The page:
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About Morning Oregonian. (Portland, Or.) 1861-1937 | View Entire Issue (Sept. 18, 1906)
THE MORNING OREGONIAN, TUESDAY, SEPTEMBER 18, 190d.
TALKS TO LOCAL
Congressman Ransdell Gives
Views on River and
ASKS PORTLAND TO AID
Addresses Commercial Club Urging
Co-Operation in Securing $50,- (
000,000 Annually for In
After viewing the rivers and harbors of
the Northwest, Joseph E. Ransdell, ot
Louisiana, member of the committee on
rivers and harbors of the House of Rep
resentatives, left last night for Sacra
mento. Mr. Ransdell yesterday addressed
the Commercial Club at noon on the
subject of his investigations, and urged
his auditors to join In the movement for
a IoOKjO.h) annual river and harbor appro
jiroprlation a movement headed by the
Klvers and Harbors Congress, of which
he Is chairman.
Congressman Jones, of Washington,
member of tho same House committee,
who, with Mr. Ransdell, Inspected the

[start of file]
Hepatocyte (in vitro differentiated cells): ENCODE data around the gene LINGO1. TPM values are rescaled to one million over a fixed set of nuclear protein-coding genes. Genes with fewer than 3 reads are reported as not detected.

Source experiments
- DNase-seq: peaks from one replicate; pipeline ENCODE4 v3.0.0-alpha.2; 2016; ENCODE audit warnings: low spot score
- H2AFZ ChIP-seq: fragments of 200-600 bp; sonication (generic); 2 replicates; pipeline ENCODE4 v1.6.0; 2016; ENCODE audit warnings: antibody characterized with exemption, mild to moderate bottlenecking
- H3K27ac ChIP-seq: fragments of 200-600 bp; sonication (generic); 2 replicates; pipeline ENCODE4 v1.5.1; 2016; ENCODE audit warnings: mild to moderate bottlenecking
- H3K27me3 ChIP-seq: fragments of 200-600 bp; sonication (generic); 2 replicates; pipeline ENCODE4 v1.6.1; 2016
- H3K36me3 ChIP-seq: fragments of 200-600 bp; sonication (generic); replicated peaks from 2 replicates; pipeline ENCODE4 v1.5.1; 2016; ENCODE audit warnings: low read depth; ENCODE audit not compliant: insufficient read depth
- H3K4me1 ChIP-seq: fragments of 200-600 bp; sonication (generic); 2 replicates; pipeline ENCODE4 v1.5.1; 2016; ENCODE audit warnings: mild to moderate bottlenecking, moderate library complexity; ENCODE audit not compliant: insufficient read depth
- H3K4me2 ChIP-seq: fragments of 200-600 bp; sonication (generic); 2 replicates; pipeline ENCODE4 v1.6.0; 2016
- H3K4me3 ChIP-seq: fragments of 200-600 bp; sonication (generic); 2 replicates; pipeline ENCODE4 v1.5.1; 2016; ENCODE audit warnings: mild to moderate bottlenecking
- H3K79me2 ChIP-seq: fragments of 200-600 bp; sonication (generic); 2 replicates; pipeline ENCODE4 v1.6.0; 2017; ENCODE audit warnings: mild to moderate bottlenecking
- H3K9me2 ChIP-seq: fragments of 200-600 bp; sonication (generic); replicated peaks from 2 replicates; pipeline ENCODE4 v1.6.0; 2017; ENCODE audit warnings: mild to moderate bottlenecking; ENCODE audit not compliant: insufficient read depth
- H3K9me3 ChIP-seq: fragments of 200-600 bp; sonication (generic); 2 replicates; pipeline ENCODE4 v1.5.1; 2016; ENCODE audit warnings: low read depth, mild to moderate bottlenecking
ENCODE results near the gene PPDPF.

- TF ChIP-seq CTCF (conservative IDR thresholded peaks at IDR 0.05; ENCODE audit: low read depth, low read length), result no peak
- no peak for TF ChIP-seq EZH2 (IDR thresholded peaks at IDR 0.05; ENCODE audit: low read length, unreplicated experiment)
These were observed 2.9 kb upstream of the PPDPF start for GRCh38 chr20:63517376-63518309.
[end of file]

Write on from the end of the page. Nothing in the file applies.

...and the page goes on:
line of Celilo Canal Friday and the Co
lumbia bar Jetty Saturday, left for Seat
tle Sunday night.
The visit of these two Congressmen
signalled an unsettlement of opinion in
regard to Columbia River Improvements,
owing to the announcement of Colonel
Roessler that jetty work should not pro
ceed further until the sum needed to
finish it 2,50O,O0O should be available,
arid to the assertion of the two Con
gressman that that sum was greatly in
excess of what can be obtained from
Congress at the next sessfon. CoPonel
Roessler said further that in his opinion
completion of the bar project was the
most urgent of any, and that no other
project should be advanced In such a way
as to diminish the sum needed for the
Total Should Be Increased.
The best relief for the situation Is a
larger total appropriation for rivers and
harbors in the United. States than was
carried In the last bill In 1905, when the
total was J30,000,000. Should Congress
grant J75,0OO.O00, the problem would be
simplified; otherwise the Columbia can
not hope for more money than It has
been receiving, or indeed as much, be
cause, as Mr. Ransdell said, it has been
receiving much more than Its pro rata,
on basis of population and tonnage. But,
as Mr. Ransdell and Mr. Jones admitted,
the chances of a $75,000,000 bill are slim;
indeed, there may be no river and harbor
bill at all.
Another relief, in lieu of more money,
might be that of dredging, which could
be carried on on an appropriation of
$200,000 or $300,000. But the efficacy of
dredging is In doubt, owlngto the heavy
swells on the bar, which Interfere with
the work, of a dredge and pile up the
sand after it has been liffed by a dredge.
This swell, combined with seven and